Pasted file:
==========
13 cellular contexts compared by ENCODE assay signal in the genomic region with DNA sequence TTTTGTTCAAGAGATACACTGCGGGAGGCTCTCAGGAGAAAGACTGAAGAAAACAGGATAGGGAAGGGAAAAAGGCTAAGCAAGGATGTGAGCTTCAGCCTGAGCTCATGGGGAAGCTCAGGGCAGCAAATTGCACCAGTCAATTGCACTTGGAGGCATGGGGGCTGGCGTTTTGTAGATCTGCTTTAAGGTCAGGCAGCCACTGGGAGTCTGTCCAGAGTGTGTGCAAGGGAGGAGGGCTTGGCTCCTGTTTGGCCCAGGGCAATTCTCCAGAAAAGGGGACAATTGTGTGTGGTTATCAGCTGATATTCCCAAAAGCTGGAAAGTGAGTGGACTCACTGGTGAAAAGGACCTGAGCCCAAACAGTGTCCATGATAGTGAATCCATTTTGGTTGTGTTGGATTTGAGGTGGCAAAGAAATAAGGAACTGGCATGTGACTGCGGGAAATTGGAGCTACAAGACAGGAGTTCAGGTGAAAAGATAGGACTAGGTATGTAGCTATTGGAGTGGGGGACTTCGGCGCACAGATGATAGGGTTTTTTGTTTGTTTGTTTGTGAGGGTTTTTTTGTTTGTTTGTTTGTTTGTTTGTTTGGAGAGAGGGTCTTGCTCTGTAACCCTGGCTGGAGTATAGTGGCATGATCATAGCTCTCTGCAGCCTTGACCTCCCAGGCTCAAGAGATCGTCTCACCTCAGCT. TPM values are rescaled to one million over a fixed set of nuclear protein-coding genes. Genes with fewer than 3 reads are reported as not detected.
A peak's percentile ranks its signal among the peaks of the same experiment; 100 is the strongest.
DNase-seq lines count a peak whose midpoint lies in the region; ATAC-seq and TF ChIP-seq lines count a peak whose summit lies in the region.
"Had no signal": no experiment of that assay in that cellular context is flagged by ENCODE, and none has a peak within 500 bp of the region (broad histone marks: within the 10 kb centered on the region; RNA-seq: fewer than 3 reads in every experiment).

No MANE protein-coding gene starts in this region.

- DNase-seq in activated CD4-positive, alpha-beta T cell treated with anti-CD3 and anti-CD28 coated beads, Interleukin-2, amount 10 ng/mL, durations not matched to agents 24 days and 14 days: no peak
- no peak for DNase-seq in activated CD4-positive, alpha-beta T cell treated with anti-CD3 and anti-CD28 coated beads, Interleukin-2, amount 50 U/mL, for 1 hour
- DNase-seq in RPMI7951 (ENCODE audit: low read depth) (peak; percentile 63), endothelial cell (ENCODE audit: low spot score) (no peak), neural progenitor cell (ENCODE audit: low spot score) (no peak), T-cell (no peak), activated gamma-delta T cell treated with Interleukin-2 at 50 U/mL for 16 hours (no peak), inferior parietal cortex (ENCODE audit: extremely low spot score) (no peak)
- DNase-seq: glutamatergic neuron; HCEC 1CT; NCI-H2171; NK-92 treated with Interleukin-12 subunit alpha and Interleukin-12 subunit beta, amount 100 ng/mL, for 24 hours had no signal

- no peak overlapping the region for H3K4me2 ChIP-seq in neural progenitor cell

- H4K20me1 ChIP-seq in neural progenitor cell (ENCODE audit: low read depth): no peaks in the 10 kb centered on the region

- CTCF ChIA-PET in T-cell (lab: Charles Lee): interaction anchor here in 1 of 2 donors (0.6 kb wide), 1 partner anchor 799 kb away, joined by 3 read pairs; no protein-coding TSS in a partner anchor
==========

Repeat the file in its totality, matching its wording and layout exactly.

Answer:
13 cellular contexts compared by ENCODE assay signal in the genomic region with DNA sequence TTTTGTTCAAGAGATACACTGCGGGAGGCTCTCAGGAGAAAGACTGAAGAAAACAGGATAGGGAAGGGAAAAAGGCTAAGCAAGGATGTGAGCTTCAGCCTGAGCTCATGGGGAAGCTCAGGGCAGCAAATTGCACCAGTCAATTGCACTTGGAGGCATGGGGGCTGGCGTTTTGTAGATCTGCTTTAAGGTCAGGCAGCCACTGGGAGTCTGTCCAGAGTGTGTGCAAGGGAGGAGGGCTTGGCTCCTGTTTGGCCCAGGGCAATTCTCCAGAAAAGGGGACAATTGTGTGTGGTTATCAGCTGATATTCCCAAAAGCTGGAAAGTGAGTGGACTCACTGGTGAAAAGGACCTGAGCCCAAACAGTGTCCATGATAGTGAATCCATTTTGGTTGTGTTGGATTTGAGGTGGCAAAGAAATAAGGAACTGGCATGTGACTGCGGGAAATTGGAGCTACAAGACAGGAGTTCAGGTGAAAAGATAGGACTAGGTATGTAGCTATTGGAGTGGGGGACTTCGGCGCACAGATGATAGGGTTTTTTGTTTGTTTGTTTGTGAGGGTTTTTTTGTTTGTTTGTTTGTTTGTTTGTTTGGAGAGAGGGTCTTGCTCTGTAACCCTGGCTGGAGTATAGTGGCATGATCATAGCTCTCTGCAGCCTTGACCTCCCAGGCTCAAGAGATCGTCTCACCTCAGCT. TPM values are rescaled to one million over a fixed set of nuclear protein-coding genes. Genes with fewer than 3 reads are reported as not detected.
A peak's percentile ranks its signal among the peaks of the same experiment; 100 is the strongest.
DNase-seq lines count a peak whose midpoint lies in the region; ATAC-seq and TF ChIP-seq lines count a peak whose summit lies in the region.
"Had no signal": no experiment of that assay in that cellular context is flagged by ENCODE, and none has a peak within 500 bp of the region (broad histone marks: within the 10 kb centered on the region; RNA-seq: fewer than 3 reads in every experiment).

No MANE protein-coding gene starts in this region.

- DNase-seq in activated CD4-positive, alpha-beta T cell treated with anti-CD3 and anti-CD28 coated beads, Interleukin-2, amount 10 ng/mL, durations not matched to agents 24 days and 14 days: no peak
- no peak for DNase-seq in activated CD4-positive, alpha-beta T cell treated with anti-CD3 and anti-CD28 coated beads, Interleukin-2, amount 50 U/mL, for 1 hour
- DNase-seq in RPMI7951 (ENCODE audit: low read depth) (peak; percentile 63), endothelial cell (ENCODE audit: low spot score) (no peak), neural progenitor cell (ENCODE audit: low spot score) (no peak), T-cell (no peak), activated gamma-delta T cell treated with Interleukin-2 at 50 U/mL for 16 hours (no peak), inferior parietal cortex (ENCODE audit: extremely low spot score) (no peak)
- DNase-seq: glutamatergic neuron; HCEC 1CT; NCI-H2171; NK-92 treated with Interleukin-12 subunit alpha and Interleukin-12 subunit beta, amount 100 ng/mL, for 24 hours had no signal

- no peak overlapping the region for H3K4me2 ChIP-seq in neural progenitor cell

- H4K20me1 ChIP-seq in neural progenitor cell (ENCODE audit: low read depth): no peaks in the 10 kb centered on the region

- CTCF ChIA-PET in T-cell (lab: Charles Lee): interaction anchor here in 1 of 2 donors (0.6 kb wide), 1 partner anchor 799 kb away, joined by 3 read pairs; no protein-coding TSS in a partner anchor